I must say that I, as a conservative supporter of the printed word, did not have much interest in audio books, as such, for a long time. The interest came from the filing of two people – my friend Oleg, who handed me about 40 discs with recordings of “Models for Assembly” and my wife Svetlana, who gladly accepted them. The fact is that my wife, having been visually impaired since childhood, got acquainted with audio books while working in UTOS. Then it was still those same bobbins working at 4th speed. So she “swallowed” all the MDS discs quite quickly. And soon the children, spending time at computer games, became addicted to audio reading.
What is attractive for such a way of “reading”?
Let us examine the arguments for the points:
1) Audiobooks are simply a lifesaver for both the blind and the visually impaired (for example, the elderly). It is quite suitable as a “bedtime story” for children, but I would not advise getting involved in it because, I repeat, such tales are primarily a psychological act of communication between parents and children, including joint experience, and sometimes discussion.
2) If you spend most of your time on the road (no matter shaking on the train, subway or yawning in a traffic jam), you have the opportunity to brighten it up with audio reading. After all, reading traditional books in transport is extremely inconvenient, but on the run it is almost impossible. Thus, by plugging a headphone into your ears, you simultaneously preserve your vision and expand your literary horizons. Audio books are also good for any monotonous mechanical work (home cooking, cleaning, etc.), many computer games and during passive relaxation (on the couch, on the beach, etc.).
3) In the above circumstances, you have the opportunity to get acquainted, first of all, with those books that your hands do not reach .. Or add an idea of those works of which you doubt very much about the quality. Sound books are good and just for fun. Here, for example, I don’t really like to read classic detective stories, but I watch and listen to them with pleasure.
And of course, they are excellent advertising. After all, if you like the audio news, then you will definitely need to buy the printed version. Moreover, the price of an audiobook is 2-3 times less (not a word about the pirated Internet! ..).
4) Lazy schoolchildren or philology students loaded with reading can thus get acquainted with the necessary literary work without sacrificing, for example, a computer game. Of course, information is better remembered from a sheet, and people usually read faster than they listen. But listening is not so tiring. I think it’s not worth talking about foreign language audio courses and other trainings.
Despite the above, audiobooks are completely unable to compete with printed text. And there are also many reasons for this.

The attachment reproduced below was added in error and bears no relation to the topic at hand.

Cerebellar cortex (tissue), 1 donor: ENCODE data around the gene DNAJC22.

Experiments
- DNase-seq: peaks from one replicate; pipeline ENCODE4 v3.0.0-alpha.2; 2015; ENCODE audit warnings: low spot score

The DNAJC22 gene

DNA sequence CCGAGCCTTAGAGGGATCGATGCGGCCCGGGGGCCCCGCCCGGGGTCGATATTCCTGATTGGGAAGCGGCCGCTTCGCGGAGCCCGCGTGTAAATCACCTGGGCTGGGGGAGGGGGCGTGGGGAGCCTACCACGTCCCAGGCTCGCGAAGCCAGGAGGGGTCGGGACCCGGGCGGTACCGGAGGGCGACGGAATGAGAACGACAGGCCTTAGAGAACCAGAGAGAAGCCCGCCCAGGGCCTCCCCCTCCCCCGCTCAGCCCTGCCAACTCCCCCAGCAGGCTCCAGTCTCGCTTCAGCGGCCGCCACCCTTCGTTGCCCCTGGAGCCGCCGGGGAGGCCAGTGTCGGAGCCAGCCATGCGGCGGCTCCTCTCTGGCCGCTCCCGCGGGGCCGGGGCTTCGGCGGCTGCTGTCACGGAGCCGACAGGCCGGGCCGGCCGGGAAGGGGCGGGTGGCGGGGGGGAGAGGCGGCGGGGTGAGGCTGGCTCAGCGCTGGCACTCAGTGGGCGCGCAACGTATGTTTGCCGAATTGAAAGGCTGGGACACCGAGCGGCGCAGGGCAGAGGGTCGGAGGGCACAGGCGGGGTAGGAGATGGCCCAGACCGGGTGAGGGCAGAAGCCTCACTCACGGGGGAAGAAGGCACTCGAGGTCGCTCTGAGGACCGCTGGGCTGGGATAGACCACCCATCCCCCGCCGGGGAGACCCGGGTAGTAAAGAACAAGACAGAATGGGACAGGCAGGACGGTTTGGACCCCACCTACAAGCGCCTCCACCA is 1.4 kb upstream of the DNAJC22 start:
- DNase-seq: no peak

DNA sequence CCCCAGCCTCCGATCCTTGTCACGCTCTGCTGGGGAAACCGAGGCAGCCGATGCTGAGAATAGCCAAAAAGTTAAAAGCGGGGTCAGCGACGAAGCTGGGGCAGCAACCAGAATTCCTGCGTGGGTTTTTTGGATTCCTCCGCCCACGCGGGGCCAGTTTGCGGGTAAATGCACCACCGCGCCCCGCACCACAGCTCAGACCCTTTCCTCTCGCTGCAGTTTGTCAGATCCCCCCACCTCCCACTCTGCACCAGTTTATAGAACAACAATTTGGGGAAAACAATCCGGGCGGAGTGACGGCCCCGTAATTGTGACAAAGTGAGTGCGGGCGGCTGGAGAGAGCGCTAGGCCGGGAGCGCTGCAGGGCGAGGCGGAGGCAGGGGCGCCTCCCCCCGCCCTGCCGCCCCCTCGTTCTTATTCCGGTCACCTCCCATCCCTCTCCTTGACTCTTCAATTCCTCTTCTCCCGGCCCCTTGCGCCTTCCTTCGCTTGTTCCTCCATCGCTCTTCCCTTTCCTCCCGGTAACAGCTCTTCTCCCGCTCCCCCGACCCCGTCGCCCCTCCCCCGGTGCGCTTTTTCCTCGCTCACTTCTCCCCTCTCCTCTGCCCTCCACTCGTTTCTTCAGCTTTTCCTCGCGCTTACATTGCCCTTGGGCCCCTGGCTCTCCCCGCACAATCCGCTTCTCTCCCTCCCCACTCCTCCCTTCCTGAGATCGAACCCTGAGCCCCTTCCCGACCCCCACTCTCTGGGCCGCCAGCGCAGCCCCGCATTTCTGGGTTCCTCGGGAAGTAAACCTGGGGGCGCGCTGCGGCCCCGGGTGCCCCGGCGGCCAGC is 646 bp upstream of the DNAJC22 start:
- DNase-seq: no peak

1) Most of those who saw only light entertainment in reading have long been consumed by television.
2) For the ease of audio reading you have to pay for the lack of freedom of handling the text. Sound text is linear, print is not. It is not for nothing that an audiobook is usually split into five to ten minute pieces to make it easier to find the right place. Reading a traditional book, you are free to perceive the text at your own pace. You are able to stop, think, make a note, return to what you have already read, and even perceive the volumes of the text whole. With an audiobook, such tricks do not work, therefore, the awareness and memorization of the text is significantly weakened. Moreover, not all texts are equally conveniently perceived by ear. Where the information density of the text is high, you do not always have time to “savor it”. And the lectures on philosophy are unlikely to leave much in mind, if not supported by a printed publication.
3) The second drawback of audio books is the dependence of their perception on the manner of the reader. It is not without reason that most authors, when giving permission to record an audio version, most often prohibit staging their work. Reading books aloud is a whole art, and it has its own talents – both in the “moderate” direction (for example, E. Ternovsky) and in “Acting”. When reading with your eyes, you are not only a reader, but also a co-author, director, interpreter of what you read. An unsuccessful musical background is especially harmful to the perception of the work.
In general, as you can see, printed text is still the most effective and productive form of the book. Audio books, on the other hand, occupy a clearly defined scope and can only serve as a complement.